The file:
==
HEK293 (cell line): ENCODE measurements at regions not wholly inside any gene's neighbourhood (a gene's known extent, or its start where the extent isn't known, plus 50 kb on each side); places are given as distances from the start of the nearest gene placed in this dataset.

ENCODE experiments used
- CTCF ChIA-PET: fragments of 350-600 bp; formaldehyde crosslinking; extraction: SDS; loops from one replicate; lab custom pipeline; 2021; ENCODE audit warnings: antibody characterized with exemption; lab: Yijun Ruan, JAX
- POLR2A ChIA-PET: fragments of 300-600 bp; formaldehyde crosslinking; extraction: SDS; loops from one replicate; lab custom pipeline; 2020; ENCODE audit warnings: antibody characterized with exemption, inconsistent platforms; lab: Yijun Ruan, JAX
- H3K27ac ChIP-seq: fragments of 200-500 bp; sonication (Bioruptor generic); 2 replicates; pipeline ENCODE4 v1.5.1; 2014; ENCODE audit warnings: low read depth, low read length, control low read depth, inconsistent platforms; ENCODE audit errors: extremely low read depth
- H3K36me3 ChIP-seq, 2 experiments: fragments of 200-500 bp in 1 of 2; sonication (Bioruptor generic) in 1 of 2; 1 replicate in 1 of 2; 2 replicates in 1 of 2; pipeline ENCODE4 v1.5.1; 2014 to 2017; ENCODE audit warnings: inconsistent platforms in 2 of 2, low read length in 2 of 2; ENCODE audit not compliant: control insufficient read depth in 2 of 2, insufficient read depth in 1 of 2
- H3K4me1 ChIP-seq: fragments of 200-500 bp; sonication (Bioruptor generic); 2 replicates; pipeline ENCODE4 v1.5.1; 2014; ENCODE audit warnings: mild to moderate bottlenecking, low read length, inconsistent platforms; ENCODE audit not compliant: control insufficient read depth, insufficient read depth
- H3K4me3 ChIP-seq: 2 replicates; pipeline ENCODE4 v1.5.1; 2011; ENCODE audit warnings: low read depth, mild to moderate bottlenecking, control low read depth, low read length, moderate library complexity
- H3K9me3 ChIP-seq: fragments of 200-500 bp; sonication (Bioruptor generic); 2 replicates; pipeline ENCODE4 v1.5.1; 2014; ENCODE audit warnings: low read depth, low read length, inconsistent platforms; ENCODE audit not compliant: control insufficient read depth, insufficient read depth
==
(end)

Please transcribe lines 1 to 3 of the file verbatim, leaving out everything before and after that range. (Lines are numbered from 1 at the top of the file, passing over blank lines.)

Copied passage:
HEK293 (cell line): ENCODE measurements at regions not wholly inside any gene's neighbourhood (a gene's known extent, or its start where the extent isn't known, plus 50 kb on each side); places are given as distances from the start of the nearest gene placed in this dataset.

ENCODE experiments used
- CTCF ChIA-PET: fragments of 350-600 bp; formaldehyde crosslinking; extraction: SDS; loops from one replicate; lab custom pipeline; 2021; ENCODE audit warnings: antibody characterized with exemption; lab: Yijun Ruan, JAX